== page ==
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Sunday, September 25, 2011

248th and 249th email

From: Dom Borax 
To: Stacey Marchenkova

Sent: Sunday October 4th, 1999 07:37AM
Subject:  RE change of topic
Come on Stacey, it’s Marcus that likes Tintin. Not me.
I’ll write more later.


From: Dom Borax 
To: Stacey Marchenkova

Sent: Sunday October 4th, 1999 18:11PM
Subject:  RE RE change of topic
Hi Stacey, I don’t think I’m dealing with this town at all. Probably best if I tell you about last night as an example of my state of mind.
I was recommended to go to a little bar somewhere in Hollywood. It’s called the Coronet. It’s kinda cute; next to a small theatre with the same name.
Indeed it’s all quite bunched up like a mews –
You know, small bar plasticine-squished into the theatre with the smallest portcullis separating them because booze and the art never mix, right Dionysus.
There is also a hint of Anglophile about this small block of drunken arts. A Chester-like Elizabethan black and white crossed thatch design is an obvious influence as is a fake chimney and the plethora or English beers (by plethora I mean two) on tap.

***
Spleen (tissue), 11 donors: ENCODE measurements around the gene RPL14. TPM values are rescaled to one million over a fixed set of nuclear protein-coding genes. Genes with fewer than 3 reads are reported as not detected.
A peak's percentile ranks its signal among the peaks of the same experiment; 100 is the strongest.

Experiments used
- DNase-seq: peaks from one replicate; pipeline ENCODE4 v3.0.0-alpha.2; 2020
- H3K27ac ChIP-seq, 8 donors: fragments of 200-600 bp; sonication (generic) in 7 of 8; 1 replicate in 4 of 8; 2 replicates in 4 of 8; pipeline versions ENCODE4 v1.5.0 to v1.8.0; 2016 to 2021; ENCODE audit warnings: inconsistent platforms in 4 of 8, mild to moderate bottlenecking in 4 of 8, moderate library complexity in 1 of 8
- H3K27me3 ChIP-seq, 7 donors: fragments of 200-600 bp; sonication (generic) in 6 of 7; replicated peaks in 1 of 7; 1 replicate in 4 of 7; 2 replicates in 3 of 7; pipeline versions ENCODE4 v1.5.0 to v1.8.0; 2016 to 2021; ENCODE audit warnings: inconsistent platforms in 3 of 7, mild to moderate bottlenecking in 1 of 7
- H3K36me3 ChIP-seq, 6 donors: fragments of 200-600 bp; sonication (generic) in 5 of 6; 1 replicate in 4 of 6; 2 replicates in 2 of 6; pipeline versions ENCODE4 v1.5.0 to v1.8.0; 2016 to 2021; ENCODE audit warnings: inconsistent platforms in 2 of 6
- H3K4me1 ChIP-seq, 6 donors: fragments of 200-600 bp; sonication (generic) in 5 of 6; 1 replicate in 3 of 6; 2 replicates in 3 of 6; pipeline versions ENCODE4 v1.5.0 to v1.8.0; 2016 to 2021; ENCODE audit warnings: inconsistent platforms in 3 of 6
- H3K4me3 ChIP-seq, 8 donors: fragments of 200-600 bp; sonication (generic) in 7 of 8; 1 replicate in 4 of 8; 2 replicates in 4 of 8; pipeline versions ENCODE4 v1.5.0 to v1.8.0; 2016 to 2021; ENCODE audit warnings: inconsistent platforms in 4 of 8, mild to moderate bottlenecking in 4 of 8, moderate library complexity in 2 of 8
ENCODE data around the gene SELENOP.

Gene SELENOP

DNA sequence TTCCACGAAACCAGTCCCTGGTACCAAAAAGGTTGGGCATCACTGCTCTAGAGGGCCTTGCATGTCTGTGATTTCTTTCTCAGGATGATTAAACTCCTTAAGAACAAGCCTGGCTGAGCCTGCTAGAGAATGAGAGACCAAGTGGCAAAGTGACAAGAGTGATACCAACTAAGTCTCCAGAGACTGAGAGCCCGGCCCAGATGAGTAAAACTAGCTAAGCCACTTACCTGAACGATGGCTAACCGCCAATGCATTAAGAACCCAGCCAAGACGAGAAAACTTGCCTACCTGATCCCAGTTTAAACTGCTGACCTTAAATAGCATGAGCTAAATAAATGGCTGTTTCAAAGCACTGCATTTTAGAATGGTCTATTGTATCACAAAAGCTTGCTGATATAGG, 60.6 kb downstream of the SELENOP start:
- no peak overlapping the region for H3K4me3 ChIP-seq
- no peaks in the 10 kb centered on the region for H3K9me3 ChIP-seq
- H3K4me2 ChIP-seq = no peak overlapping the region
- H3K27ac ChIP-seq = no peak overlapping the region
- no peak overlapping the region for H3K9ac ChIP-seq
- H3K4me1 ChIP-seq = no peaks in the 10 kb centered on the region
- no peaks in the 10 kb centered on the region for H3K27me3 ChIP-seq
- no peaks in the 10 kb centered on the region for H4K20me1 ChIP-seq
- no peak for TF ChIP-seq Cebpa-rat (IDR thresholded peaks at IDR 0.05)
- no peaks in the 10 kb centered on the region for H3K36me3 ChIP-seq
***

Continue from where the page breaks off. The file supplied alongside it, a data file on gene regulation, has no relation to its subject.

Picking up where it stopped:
Oh and you can smoke in there too.
Now this in itself is kinda odd, you can't smoke anywhere in LA and even in the Coronet there are a multitude of signs all over the bar proclaiming the circle of hell reserved for you if you light up.
But these signs are just that. Not a Bobby with a truncheon or a Cop with a gun; just a sign.
Now as you know, I can light up after a few. It’s a habit I loathe and love. So with the hint of rebellion I asked the Barman if this bar is is truly English it would allow me to smoke in it too. He looked at me and shook his head.

BARMAN: It’s illegal to smoke in public establishments, Sir.

I nodded. I was pushing my luck.
But shortly after, I became truly confused; he lit a cigarette.

BARMAN: And everyone obeys the rules here.

He said as he blew out smoke and gestured to the room.
I followed his gesture and to my confusion, I saw half the room had lit up.
And then I realised.
My God, I’d stumbled into a smoking speakeasy.
Soon I joined them and for the first time since I’d touched down in this city, I felt that I had a place; that perhaps sitting on this bar, drinking Harps and smoking was as comfortable as it got.
But of course for a true betrayal to work this is exactly what needs to happen.  I need to be made to feel accepted for the betrayal to truly have its sting.